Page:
From Japan to Germany to the US, the third quarter of 2016 has seen intense research and development efforts in the CSP sector. Whether to improve efficiency of components, prolong the lifetime of materials, or design less expensive collectors, there’s a clear international drive to reduce the costs of CSP systems.
The pursuit of cost reduction is the only way CSP will find its way into new markets and supersede PV and wind technology.
This is especially true in markets that are currently weighing up different renewable energy options for their power generation, such as South Australia, where Repower Port Augusta Alliance is actively calling for the deployment of six CSP plants to
replace the decommissioned coal power stations.
Similarly, Chile’s tender for electricity supply last August evaluated proposed energy projects purely on price, and the same will apply to the country’s next power supply tender in December 2016.
Meanwhile, China continued to attract foreign developers over the last three months, including Germany’s Frenell, Sweden’s Cleanergy, U.S. based Solar247, and Israel’s Ener-t.

These companies are working on bringing their technologies and expertise to the market in collaboration with local firms.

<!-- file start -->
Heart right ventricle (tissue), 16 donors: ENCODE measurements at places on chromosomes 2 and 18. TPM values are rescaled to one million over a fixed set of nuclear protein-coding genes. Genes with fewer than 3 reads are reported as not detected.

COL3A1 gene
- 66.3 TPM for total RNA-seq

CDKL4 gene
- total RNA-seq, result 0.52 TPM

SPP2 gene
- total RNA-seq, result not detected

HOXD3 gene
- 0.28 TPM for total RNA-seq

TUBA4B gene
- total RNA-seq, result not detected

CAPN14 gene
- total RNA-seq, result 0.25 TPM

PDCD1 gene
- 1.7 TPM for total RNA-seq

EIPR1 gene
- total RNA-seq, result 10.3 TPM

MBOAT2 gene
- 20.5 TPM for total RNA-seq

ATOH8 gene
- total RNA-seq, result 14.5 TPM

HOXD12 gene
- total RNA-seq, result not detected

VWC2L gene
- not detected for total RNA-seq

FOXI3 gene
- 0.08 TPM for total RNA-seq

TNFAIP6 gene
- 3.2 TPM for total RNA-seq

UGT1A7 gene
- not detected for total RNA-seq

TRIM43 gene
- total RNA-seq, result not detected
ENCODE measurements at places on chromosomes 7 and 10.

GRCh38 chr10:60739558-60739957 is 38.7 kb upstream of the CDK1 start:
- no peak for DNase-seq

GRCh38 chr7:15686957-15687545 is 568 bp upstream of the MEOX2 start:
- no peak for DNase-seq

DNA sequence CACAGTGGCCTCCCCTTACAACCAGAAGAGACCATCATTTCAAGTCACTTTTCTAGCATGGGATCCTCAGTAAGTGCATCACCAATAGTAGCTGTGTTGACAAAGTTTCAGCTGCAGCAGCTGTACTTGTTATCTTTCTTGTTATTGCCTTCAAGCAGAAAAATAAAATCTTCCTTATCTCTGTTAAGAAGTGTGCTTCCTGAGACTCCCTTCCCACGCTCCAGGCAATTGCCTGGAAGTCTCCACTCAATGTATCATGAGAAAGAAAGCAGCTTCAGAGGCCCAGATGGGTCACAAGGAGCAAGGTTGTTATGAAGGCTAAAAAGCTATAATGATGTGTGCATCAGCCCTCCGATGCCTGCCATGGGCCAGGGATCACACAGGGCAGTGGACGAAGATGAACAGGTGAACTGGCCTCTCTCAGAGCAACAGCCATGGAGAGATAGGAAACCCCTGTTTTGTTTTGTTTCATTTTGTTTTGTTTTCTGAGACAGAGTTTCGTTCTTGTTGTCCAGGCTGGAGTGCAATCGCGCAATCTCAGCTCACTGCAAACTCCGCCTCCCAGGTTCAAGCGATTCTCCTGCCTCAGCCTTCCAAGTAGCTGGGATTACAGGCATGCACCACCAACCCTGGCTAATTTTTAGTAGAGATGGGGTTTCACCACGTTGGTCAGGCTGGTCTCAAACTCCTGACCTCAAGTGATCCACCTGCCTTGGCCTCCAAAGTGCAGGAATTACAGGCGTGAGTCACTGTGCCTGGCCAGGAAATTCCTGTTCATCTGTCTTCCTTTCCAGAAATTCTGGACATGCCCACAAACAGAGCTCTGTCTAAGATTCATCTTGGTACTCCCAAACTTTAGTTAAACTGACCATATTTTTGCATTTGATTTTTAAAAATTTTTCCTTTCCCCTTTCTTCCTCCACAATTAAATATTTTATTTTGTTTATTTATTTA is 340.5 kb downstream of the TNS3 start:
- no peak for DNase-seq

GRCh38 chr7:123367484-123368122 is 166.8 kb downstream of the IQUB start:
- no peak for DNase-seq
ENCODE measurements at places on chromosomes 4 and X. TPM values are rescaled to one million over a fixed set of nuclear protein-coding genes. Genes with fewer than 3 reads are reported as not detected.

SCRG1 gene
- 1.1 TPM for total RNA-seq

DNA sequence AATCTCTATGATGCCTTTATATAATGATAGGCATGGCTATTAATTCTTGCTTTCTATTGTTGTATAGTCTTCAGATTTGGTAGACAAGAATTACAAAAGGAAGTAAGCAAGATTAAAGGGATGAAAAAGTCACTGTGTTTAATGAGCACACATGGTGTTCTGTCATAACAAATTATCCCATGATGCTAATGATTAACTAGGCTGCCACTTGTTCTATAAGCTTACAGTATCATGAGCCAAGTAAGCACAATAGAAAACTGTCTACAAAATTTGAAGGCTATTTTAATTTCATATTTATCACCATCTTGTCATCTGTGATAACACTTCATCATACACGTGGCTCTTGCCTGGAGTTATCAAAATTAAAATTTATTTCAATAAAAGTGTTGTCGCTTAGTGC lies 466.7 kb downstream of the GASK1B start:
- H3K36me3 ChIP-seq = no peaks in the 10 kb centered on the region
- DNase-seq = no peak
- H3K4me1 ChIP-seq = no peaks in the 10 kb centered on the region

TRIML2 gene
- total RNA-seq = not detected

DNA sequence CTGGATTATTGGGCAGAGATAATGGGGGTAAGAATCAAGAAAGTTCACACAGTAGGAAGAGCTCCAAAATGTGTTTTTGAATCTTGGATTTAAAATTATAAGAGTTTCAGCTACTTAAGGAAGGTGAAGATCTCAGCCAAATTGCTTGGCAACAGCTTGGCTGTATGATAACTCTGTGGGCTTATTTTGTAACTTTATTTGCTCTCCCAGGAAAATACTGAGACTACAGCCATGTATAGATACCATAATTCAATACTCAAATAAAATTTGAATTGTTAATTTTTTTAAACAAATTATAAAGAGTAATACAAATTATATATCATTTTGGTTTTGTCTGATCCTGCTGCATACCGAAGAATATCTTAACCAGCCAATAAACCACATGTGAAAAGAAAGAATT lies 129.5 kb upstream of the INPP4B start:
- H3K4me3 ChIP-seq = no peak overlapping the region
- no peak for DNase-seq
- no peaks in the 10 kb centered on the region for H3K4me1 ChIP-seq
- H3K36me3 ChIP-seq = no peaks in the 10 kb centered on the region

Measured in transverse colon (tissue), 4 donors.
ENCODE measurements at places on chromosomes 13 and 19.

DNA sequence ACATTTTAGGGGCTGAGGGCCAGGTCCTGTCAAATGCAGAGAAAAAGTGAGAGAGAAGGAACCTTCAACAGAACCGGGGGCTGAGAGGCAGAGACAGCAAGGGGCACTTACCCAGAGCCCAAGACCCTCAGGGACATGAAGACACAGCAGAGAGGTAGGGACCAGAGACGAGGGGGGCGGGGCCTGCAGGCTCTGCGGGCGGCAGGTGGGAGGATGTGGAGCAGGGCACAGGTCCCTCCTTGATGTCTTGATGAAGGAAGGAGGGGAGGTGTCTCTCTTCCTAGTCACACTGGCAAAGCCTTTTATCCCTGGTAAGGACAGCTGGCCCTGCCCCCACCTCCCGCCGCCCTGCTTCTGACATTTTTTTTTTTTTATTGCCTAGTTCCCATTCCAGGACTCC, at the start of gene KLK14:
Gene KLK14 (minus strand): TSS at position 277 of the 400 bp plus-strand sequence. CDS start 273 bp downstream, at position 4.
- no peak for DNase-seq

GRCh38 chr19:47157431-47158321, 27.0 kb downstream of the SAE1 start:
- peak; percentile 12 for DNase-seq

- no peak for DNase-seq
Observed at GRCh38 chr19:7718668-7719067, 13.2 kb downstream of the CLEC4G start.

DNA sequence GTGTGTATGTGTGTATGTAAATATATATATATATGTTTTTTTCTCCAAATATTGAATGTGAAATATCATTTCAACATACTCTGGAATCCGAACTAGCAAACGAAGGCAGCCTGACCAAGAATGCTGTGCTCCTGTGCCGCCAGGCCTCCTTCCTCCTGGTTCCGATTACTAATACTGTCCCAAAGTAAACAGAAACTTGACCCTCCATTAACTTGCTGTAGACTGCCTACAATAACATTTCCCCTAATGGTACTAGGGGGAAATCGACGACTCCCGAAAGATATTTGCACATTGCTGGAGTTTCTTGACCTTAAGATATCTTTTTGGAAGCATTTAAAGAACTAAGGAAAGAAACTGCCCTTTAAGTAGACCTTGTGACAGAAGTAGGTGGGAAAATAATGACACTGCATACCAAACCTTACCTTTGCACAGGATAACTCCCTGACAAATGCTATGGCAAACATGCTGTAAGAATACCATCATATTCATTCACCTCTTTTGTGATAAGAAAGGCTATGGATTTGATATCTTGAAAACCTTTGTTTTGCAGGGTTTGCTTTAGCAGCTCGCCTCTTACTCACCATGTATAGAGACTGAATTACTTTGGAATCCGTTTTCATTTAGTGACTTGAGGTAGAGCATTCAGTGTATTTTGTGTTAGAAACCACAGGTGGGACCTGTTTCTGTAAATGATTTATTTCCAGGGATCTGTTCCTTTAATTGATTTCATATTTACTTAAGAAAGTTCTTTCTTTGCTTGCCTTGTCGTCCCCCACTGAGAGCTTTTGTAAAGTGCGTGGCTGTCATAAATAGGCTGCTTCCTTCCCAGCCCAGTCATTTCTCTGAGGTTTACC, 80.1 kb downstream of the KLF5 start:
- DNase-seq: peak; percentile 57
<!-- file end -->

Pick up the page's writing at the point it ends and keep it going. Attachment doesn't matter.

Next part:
The biggest announcement of Q3 2016 was Dubai’s intention to deploy 1,000 MW of CSP by 2030. DEWA, the emirate’s state utility, is moving fast with the 200 MW first-phase to bring it online by April 2020, in time for the Expo 2020 event that starts in October of the same year.
We have also seen progress in several projects under construction, namely China’s Qinghai Delingha, South Africa’s Kathu solar park, Morocco’s Noor II and Noor III projects, and Israel’s Ashalim Plot B.

Concentrated Solar Power capacity in China
That said, the industry saw an unexpected setback towards the end of the quarter when Eskom declared it would not be signing further power purchase agreements with renewable developers due to insufficient grid capacity. The statement came days after Eskom secured a $1.4 billion loan from the African Development Bank for the expansion of the country’s transmission network, raising concerns among the global renewable energy community.
In the coming months, we will continue to monitor South Africa’s next steps while keeping an eye on the rapidly growing markets of Chile, China, Morocco, and the UAE.